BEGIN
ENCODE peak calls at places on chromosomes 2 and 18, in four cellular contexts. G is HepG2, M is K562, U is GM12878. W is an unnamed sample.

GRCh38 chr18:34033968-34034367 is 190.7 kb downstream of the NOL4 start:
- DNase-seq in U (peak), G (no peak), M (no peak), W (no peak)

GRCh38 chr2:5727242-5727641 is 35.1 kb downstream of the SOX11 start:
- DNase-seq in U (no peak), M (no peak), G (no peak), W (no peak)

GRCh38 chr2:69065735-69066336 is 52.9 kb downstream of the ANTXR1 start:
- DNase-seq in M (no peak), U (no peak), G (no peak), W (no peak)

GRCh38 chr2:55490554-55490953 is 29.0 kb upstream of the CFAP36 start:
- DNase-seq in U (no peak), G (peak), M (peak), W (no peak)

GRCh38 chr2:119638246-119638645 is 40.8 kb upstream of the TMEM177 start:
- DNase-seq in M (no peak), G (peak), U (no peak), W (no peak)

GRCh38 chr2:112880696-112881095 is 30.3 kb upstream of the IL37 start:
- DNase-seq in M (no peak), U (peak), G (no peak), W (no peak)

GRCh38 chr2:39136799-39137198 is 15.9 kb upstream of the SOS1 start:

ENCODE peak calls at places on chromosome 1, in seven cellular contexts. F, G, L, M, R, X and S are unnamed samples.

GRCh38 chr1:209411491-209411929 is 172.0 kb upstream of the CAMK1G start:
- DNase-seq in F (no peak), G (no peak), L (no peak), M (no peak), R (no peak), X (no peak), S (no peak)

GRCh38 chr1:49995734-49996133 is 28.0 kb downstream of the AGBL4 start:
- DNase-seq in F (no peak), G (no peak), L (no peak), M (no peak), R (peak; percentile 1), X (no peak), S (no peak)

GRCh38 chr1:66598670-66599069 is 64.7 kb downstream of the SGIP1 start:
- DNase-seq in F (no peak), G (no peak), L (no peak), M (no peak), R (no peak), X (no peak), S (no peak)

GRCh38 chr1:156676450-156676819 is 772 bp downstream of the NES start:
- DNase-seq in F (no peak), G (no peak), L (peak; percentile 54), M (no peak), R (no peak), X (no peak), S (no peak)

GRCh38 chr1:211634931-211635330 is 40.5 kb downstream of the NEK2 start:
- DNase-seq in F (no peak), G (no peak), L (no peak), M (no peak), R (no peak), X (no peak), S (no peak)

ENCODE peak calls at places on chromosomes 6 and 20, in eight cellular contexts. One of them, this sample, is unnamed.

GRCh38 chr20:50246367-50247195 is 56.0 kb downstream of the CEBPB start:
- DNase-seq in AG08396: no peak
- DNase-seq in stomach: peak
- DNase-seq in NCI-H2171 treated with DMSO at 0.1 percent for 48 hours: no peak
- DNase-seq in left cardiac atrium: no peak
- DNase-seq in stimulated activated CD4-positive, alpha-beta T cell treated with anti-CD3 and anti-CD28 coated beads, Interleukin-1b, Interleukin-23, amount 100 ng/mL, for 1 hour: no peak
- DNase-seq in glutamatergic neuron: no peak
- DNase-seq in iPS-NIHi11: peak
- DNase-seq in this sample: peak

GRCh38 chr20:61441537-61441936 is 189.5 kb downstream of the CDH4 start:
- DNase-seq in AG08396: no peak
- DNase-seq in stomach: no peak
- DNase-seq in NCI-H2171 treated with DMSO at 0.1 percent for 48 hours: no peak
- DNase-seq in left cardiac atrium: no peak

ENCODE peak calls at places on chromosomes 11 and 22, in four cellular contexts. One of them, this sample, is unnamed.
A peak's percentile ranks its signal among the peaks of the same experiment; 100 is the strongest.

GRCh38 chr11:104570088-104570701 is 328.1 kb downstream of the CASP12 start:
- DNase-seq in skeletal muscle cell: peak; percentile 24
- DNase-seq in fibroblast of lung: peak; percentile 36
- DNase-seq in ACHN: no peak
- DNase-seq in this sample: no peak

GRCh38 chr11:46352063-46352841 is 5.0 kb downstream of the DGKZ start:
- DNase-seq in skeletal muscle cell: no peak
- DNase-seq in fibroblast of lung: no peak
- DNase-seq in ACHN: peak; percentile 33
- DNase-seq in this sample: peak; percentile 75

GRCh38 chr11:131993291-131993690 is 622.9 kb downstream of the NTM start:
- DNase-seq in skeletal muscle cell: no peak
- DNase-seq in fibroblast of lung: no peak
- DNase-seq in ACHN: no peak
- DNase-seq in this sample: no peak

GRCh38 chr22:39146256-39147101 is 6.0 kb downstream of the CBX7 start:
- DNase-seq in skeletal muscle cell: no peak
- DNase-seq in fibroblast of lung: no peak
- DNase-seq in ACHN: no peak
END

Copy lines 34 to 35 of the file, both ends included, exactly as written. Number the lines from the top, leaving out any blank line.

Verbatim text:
- DNase-seq in iPS-NIHi11: peak
- DNase-seq in this sample: peak